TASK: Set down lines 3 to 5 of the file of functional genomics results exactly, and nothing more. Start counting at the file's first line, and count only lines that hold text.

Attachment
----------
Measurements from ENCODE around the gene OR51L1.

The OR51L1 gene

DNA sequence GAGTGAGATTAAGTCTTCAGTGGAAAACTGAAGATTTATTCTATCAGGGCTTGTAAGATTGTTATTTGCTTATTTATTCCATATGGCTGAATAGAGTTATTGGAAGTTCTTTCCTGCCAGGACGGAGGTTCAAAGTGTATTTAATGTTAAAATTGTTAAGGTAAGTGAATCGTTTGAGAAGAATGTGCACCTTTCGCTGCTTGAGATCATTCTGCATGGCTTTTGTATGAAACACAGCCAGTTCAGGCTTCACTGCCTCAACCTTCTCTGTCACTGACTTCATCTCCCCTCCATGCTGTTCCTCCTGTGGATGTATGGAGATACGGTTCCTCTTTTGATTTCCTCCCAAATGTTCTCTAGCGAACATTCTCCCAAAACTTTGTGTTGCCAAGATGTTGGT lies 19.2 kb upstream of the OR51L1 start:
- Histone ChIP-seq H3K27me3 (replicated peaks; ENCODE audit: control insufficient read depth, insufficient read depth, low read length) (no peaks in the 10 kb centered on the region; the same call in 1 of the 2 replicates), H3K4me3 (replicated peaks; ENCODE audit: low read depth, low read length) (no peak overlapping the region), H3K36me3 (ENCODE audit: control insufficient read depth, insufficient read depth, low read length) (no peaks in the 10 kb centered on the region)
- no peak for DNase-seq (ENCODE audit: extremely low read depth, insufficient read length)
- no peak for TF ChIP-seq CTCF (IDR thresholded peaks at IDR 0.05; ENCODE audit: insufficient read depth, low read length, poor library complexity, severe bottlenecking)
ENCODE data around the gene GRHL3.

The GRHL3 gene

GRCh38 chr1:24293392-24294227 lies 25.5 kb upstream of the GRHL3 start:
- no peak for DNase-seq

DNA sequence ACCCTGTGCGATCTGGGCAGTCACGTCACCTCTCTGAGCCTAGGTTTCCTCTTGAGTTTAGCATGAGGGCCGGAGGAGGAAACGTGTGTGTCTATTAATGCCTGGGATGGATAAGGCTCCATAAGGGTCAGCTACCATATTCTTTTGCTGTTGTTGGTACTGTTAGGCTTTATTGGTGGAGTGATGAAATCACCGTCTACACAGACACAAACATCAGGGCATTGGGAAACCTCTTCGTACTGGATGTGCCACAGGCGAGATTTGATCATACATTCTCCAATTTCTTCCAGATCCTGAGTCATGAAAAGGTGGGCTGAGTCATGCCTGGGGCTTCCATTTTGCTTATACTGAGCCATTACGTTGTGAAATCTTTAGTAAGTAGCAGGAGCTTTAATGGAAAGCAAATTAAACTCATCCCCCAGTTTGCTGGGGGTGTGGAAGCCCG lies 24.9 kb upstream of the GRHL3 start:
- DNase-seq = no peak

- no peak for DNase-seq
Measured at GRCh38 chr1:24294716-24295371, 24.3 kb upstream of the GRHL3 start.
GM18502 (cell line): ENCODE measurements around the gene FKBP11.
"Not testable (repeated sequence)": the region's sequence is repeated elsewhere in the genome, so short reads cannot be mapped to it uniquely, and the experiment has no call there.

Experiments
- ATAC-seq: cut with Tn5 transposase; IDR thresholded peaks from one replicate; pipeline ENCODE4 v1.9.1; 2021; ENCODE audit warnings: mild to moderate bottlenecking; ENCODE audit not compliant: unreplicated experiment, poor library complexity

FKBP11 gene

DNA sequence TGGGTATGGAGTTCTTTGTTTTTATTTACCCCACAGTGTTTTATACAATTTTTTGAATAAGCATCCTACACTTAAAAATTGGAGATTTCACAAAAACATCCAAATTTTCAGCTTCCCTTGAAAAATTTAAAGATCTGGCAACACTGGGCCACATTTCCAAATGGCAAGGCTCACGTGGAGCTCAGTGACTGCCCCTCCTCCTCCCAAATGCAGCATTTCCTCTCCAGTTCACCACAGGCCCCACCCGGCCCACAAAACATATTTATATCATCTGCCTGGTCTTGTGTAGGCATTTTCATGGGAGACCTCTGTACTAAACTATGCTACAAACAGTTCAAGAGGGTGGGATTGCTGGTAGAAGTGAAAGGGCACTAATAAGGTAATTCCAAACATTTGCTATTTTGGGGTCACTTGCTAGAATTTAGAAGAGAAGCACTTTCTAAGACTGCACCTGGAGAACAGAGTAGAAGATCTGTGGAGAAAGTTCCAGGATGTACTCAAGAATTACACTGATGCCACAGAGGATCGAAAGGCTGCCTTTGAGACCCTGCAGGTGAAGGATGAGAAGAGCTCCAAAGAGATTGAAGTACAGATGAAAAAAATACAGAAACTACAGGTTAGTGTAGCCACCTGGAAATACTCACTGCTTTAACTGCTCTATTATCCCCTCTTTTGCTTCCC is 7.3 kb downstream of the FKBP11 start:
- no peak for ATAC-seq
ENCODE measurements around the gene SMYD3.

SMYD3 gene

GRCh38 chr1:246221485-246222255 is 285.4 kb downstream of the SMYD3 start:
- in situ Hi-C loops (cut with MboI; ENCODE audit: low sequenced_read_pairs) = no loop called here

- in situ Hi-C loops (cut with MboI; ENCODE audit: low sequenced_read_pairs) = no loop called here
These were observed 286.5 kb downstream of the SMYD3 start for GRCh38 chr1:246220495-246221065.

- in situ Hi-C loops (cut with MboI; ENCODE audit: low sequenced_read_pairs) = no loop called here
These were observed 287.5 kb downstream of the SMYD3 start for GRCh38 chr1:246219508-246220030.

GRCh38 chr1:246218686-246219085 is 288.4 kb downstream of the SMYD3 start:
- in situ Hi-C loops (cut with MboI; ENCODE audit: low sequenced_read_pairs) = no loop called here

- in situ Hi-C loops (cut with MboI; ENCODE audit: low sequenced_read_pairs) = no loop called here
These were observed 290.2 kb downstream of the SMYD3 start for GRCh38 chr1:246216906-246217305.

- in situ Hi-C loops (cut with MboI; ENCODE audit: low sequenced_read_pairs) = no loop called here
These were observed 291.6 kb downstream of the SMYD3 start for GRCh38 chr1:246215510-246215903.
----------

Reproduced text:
DNA sequence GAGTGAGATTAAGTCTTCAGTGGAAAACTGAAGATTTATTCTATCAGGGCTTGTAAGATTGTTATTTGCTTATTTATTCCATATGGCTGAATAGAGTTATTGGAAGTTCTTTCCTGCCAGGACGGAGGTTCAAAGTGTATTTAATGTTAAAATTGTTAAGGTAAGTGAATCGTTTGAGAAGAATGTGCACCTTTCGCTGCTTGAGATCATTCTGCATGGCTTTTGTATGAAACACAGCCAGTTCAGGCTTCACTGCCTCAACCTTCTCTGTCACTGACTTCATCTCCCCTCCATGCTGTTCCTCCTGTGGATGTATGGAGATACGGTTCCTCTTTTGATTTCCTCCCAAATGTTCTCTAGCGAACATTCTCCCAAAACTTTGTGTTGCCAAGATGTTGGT lies 19.2 kb upstream of the OR51L1 start:
- Histone ChIP-seq H3K27me3 (replicated peaks; ENCODE audit: control insufficient read depth, insufficient read depth, low read length) (no peaks in the 10 kb centered on the region; the same call in 1 of the 2 replicates), H3K4me3 (replicated peaks; ENCODE audit: low read depth, low read length) (no peak overlapping the region), H3K36me3 (ENCODE audit: control insufficient read depth, insufficient read depth, low read length) (no peaks in the 10 kb centered on the region)
- no peak for DNase-seq (ENCODE audit: extremely low read depth, insufficient read length)